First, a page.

“When I’m at home I like working on my swing. When it gets to tournament time, I start knuckling down to get my mental state right. It’s a cliché, but at the Honda I was going through my routine and my process and not linking it directly to the actual shot. If I played a good shot, I was thinking that I’d executed the right routine, so I was frustrated with my routine when I hit a bad shot. Actually believing that is the tough part. I’m no longer innocent like a kid, who just stands there and swings away freely.”

Looking to the future

So what do the next few years of Harrington’s life hold? At 43 years of age, his top-tier professional career is far from over. We know the on-course brilliance is still there; the question is whether he can find a way to bring it out more often.

Harrington feels his chances of success are higher on tougher courses with softer greens – a result of his lower ball flight and inability to impart as much spin as many of his peers. He freely admits he’s still feeling the effects of the wedge-groove limitations that came into effect in 2010. Those factors, though, are secondary to finding the right frame of mind on a more consistent basis.

“I know exactly where I’ve been going wrong, and I know the solution, but that doesn’t mean I can do it. It doesn’t mean I won’t, either, just that I have to work hard. I still put myself under too much pressure and struggle to get out of my own way. All the parts of my game are there, I just have to allow myself to get out there and do it. I know if I can focus I can still win big tournaments.”

As for explicit goals, there’s one thing the Dubliner wants to achieve above all others.

“Winning another Major won’t define my career. I’d love to play in the Olympics, I really would. I’d also really love to play in the Ryder Cup again, but my biggest goal would be the Olympics. I’d like to do that more than anything else, but I’m running out of time to do it. I suppose if I made the Olympics I’d probably make the Ryder Cup team!”

An Olympic berth for Ireland would require a sustained spell of good form, and while it’s certainly not out of the question, it has to go down as unlikely at this point. However, you suspect Harrington’s association with the Ryder Cup isn’t yet over.

He’s represented Europe on six occasions, winning four of them, as well as supporting Paul McGinley ably as a vice-captain during Europe’s victory at Gleneagles last year. He’d certainly be a popular candidate for captaincy, especially given the selection committee’s recent penchant for bestowing the honour on those who’ve excelled during their playing careers and represented the European Tour with dignity throughout.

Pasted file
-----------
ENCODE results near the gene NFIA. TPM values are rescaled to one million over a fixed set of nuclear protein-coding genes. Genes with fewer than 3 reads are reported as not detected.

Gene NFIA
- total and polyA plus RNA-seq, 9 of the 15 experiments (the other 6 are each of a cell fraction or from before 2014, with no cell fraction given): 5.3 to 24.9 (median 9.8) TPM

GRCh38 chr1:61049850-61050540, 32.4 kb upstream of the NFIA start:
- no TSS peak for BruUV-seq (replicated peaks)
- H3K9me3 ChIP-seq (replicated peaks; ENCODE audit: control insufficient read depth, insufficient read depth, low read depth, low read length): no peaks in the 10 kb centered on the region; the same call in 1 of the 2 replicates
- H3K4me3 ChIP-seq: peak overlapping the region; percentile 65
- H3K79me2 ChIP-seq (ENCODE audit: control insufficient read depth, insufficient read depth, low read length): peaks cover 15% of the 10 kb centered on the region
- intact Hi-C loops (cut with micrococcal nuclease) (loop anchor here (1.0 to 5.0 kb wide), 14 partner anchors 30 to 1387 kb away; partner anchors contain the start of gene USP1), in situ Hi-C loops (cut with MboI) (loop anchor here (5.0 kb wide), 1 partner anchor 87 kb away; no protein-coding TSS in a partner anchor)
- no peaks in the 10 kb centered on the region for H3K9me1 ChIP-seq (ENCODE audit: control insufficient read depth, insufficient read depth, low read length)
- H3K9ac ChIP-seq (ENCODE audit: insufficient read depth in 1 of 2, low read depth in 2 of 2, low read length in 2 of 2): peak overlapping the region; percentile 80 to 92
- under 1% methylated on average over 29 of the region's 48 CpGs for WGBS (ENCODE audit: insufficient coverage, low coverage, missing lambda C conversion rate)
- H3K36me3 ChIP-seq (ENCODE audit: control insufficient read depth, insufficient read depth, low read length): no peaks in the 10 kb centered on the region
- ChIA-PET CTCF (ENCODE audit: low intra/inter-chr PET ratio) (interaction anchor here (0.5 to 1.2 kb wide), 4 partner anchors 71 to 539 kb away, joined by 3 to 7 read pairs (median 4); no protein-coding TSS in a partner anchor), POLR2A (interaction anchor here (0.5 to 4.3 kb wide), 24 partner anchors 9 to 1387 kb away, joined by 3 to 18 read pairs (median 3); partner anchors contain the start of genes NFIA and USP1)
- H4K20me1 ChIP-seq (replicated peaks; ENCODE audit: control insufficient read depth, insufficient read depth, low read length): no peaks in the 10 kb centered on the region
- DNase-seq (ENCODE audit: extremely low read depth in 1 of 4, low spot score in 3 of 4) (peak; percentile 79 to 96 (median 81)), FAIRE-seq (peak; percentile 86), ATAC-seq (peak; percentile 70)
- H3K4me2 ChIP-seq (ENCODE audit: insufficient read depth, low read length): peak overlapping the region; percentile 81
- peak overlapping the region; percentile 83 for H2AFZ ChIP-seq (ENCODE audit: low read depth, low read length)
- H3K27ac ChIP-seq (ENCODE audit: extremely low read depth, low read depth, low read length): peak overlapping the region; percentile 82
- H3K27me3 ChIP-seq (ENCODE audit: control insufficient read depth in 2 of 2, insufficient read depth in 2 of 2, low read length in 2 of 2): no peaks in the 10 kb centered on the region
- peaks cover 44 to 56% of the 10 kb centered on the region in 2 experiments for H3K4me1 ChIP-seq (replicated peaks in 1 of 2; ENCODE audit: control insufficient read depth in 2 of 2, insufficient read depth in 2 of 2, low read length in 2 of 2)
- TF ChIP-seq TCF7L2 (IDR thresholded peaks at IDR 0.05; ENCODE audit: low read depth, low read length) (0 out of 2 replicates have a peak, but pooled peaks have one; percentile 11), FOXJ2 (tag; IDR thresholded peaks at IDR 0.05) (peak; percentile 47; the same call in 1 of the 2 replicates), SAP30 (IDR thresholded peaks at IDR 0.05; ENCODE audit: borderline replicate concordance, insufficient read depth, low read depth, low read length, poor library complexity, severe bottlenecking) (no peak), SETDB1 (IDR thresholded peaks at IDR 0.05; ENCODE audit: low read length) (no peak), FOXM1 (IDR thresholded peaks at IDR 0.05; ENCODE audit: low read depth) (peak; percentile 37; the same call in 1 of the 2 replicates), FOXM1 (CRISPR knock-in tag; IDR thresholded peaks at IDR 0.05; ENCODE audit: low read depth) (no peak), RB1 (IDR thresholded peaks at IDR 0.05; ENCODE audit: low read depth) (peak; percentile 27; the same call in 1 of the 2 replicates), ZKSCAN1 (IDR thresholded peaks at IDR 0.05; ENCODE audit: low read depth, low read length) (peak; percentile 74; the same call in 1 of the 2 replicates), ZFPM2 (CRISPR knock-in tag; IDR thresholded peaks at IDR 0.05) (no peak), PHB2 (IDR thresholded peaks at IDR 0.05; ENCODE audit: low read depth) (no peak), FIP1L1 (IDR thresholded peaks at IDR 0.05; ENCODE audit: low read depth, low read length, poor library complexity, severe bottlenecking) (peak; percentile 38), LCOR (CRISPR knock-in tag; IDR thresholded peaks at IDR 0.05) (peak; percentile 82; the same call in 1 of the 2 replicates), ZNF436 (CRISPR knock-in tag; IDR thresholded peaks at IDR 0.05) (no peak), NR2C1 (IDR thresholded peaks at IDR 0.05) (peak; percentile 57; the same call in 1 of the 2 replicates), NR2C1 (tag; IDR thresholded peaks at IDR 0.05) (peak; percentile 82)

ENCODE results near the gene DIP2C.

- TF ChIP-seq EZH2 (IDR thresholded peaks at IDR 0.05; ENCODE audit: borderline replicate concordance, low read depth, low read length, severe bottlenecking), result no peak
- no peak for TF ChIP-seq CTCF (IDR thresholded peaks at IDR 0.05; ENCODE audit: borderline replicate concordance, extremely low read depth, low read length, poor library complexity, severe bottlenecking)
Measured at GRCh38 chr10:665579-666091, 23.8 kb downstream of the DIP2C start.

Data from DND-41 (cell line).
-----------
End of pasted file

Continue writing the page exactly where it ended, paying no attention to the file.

“Paul has re-written the rulebook when it comes to being captain. I’d love to do it. I even took notes during the week at Gleneagles. Hopefully I’ll get to use them one day!” he reveals.

Padraig Harrington

Whatever the future holds, Harrington has already etched himself into European golfing folklore. He’s one of the sport’s real characters and a player who’s provided endless memories since the start of his professional journey in 1995. Impressively, he’s done so while maintaining an indefatigable passion for the game. But don’t be alarmed, he’s not about to hang his clubs up any time soon. Far from it.

“I’ll still be turning out when I’m 80 years of age to some shindig somewhere in the world. I’ll still be playing golf at that stage and I’ll still be enjoying it, without doubt.” At the end of the day, that’s what it’s all about.

Photography: Getty Images


Nick Bonfield
Content Editor

Nick Bonfield joined Golf Monthly in 2012 after graduating from Exeter University and earning an NCTJ-accredited journalism diploma from News Associates in Wimbledon. He is responsible for managing production of the magazine, sub-editing, commissioning and feature writing. Most of his online work is opinion-based and typically centres around the Majors and significant events in the global golfing calendar. Nick has been an avid golf fan since the age of ten and became obsessed with the professional game after watching Mike Weir and Shaun Micheel win The Masters and PGA Championship respectively in 2003. In his time with Golf Monthly, he's interviewed the likes of Rory McIlroy, Justin Rose, Jose Maria Olazabal, Henrik Stenson, Padraig Harrington, Lee Westwood and Billy Horschel and has ghost-written columns for Westwood, Wayne Riley, Matthew Southgate, Chris Wood and Eddie Pepperell. Nick is a 12-handicap golfer and his favourite courses include Old Head, Sunningdale New, Penha Longha, Valderrama and Bearwood Lakes. If you have a feature pitch for Nick, please email with 'Pitch' in the subject line. Nick is currently playing: Driver: TaylorMade M1 Fairway wood: TaylorMade RBZ Stage 2 Hybrid: Ping Crossover Irons (4-9): Nike Vapor Speed Wedges: Cleveland CBX Full Face, 56˚, Titleist Vokey SM4, 60˚ Putter: testing in progress! Ball: TaylorMade TP5x